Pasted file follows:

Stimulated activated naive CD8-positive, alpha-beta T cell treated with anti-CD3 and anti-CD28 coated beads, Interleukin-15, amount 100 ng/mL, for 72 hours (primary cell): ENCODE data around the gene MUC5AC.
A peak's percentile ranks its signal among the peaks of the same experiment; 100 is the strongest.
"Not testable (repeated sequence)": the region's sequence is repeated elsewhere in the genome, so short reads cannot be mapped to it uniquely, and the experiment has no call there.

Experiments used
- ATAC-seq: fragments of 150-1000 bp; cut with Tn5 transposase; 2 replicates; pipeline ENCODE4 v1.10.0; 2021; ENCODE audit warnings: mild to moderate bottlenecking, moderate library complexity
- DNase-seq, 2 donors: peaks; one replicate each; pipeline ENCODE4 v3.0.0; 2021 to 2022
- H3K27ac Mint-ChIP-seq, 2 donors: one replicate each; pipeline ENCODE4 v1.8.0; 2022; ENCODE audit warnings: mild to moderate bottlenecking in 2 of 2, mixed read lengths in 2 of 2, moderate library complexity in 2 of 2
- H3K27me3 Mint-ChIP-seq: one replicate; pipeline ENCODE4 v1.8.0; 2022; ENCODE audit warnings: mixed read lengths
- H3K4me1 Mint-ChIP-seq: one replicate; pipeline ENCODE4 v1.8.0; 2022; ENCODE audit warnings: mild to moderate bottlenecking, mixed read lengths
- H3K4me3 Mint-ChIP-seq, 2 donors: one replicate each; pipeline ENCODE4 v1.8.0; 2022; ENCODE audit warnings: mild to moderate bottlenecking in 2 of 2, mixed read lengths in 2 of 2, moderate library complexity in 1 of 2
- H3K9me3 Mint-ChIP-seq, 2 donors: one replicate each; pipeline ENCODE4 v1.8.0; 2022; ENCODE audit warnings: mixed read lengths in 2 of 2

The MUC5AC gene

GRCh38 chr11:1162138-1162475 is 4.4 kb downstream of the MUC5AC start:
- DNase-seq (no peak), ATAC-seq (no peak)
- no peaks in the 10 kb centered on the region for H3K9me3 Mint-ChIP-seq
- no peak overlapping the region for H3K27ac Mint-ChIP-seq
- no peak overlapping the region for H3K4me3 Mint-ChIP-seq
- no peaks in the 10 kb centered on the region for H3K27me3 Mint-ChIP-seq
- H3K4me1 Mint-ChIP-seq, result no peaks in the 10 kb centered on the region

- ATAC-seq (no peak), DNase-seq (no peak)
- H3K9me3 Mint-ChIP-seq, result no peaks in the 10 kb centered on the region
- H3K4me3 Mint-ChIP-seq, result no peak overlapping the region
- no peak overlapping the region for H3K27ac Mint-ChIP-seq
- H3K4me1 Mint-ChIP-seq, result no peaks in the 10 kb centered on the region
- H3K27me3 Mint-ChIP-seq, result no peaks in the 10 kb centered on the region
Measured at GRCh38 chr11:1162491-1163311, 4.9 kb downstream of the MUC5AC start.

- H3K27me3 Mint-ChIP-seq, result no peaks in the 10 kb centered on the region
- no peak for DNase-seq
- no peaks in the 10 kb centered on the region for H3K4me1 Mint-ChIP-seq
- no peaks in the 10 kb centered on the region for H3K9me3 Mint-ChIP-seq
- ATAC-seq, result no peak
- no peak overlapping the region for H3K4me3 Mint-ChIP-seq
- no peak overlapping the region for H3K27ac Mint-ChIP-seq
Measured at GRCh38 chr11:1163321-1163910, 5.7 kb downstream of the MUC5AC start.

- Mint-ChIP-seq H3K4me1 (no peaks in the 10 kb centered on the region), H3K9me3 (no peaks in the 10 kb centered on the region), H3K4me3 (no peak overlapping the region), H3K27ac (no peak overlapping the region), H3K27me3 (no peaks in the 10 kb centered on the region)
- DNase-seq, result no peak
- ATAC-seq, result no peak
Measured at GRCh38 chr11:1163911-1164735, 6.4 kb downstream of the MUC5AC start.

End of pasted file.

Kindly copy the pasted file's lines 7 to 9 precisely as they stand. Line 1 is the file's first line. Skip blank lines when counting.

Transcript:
- H3K27ac Mint-ChIP-seq, 2 donors: one replicate each; pipeline ENCODE4 v1.8.0; 2022; ENCODE audit warnings: mild to moderate bottlenecking in 2 of 2, mixed read lengths in 2 of 2, moderate library complexity in 2 of 2
- H3K27me3 Mint-ChIP-seq: one replicate; pipeline ENCODE4 v1.8.0; 2022; ENCODE audit warnings: mixed read lengths
- H3K4me1 Mint-ChIP-seq: one replicate; pipeline ENCODE4 v1.8.0; 2022; ENCODE audit warnings: mild to moderate bottlenecking, mixed read lengths